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Re: Comment on XSD 1.1

From: Rick Jelliffe <rjelliffe@allette.com.au>
Date: Wed, 20 May 2009 21:38:24 +1000
Message-ID: <4A13EBB0.1040709@allette.com.au>
To: www-tag@w3.org
CC: www-xml-schema-comments@w3.org
Mukul Gandhi wrote:
> From what I could gather from your current proposal, you seem to say that:
> We have some good Schema languages like RelaxNG and Schematron, other
> than XSD. You are suggesting, that we shouldn't move from XSD 1.0 to
> XSD 1.1 but instead develop a new schema language say, X which has
> best of all worlds. I totally agree with this. 
No, "the best of all worlds" is nothing like my proposal.  

And suggesting that this should have been raised for XSD 1.1 is a bit 
rich: it was explicitly taken off the table for XSD 1.1 wasn't it?   The 
reason I am raising this to the TAG rather than the W3C WG (the 
individuals in which I respect, despite my frank comments)  is that I 
think the committee process has manifestly broken down, for whatever 
reason. A committee that still, after 8 years, has not even been able to 
*start* looking at what is clearly the most pressing issue is clearly 
disfunctional to the point that its product cannot be given the benefit 
of the doubt. XSD 1.1 may even entrench the problem rather than make it 
easier to dig out of, but XSD 1.1 should only be done in the context of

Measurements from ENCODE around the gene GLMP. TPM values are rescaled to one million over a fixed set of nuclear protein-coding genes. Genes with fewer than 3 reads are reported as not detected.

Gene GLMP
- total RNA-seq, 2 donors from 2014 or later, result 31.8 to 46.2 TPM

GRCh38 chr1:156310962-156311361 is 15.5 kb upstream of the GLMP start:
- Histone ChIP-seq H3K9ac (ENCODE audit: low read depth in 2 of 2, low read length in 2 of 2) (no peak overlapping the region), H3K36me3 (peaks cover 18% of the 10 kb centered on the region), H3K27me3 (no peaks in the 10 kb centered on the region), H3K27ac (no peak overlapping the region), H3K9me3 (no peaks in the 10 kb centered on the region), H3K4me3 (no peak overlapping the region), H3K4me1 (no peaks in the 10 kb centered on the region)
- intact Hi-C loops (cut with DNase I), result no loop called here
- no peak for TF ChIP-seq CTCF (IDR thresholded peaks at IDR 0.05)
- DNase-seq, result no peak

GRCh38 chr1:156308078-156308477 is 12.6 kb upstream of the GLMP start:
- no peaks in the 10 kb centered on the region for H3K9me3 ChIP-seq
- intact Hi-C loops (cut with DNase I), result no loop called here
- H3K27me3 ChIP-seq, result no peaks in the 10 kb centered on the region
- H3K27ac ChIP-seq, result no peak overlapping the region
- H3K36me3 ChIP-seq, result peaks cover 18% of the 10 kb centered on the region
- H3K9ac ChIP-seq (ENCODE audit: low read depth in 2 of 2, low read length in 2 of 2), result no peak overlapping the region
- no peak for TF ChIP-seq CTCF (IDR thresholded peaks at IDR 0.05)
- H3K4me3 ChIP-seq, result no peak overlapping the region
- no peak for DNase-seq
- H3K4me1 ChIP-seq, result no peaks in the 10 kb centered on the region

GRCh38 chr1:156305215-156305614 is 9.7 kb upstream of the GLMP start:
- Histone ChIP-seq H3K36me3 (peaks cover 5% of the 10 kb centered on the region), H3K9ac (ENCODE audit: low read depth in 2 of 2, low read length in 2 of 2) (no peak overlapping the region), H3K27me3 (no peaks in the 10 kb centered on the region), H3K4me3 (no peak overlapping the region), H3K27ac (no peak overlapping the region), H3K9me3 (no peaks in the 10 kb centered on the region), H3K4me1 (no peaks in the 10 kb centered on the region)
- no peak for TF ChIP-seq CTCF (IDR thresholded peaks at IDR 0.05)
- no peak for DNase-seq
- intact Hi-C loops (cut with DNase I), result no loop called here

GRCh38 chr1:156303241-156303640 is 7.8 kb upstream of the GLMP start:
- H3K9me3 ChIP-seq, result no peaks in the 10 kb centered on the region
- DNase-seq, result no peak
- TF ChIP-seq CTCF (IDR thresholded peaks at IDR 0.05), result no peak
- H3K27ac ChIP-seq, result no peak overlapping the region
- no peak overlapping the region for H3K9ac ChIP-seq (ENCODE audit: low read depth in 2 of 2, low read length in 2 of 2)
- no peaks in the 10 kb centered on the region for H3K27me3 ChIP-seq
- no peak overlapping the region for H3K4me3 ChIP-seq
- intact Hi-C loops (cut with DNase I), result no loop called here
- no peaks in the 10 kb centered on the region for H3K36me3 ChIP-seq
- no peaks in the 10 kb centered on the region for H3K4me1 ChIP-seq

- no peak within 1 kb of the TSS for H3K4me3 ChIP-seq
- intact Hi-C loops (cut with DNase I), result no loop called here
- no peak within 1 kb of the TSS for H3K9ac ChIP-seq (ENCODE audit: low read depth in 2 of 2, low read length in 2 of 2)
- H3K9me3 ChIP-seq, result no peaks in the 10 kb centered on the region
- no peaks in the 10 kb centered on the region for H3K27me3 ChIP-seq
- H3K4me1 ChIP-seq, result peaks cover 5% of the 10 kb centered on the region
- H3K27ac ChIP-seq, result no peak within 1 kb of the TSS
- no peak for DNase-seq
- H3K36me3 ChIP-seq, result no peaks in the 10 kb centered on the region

getting a simplified XSD. 

What James Clark said* in 2001 at the W3C plenary in Boston when he 
pointed has proved accurate: "little short of a disaster." XML Schemas 
Structures is "overly complex, yet lacking in expressive power."  What 
other standard had to have workshops to try to figure out why 
implementations were so ratty? What other standard has a W3C TR listing 
the parts that are safe to use for one of the leading applications?  
What other standard has had such constant negative comment?

We need something simpler.

And since the issue-by-issue approach has failed, I propose a method 
based on a practical agenda, so that the WG has enough direction that 
there is a possibility of a result: first make a standard (say, XSD 
Lite) that is the intersection of XSD and RELAX NG, and that pretty much 
sits between the hull and kernel provided by the W3C Databinding 
patterns TRs, building on RELAX NG semantic and XSD syntax. Put that 
out, recommending it as the schema language of choice for small, fixed 
documents and small projects especially a new target for databinding.

Then fold whatever minor syntax changes this requires into XSD 1.1 which 
can then go ahead. If I had my druthers, XSD 1.1 should be reformulated 
in terms of adding type, reference and assertion apparatus to XSD Lite 
(i.e. on top of restricted RELAX NG semantics) before being released, 
but that certainly would be a large editorial effort.

The XML Schema WG has rather laid itself open to the charge that it is 
pandering only to the needs of those who want value-adds and tweaks, to 
the XQuery community for example, at the detriment of the rest of us. 
But the needs for XQuery and typed XSLT are niche requirements, they are 
simply not mainstream requirements even if you only look at the 
commercial uses.  It is great if XSD 1.1 turns out to be the perfect 
technology for this niche.

Rick Jelliffe
* http://www.xmlhack.com/read.php?item=1097
Received on Wednesday, 20 May 2009 11:39:13 UTC

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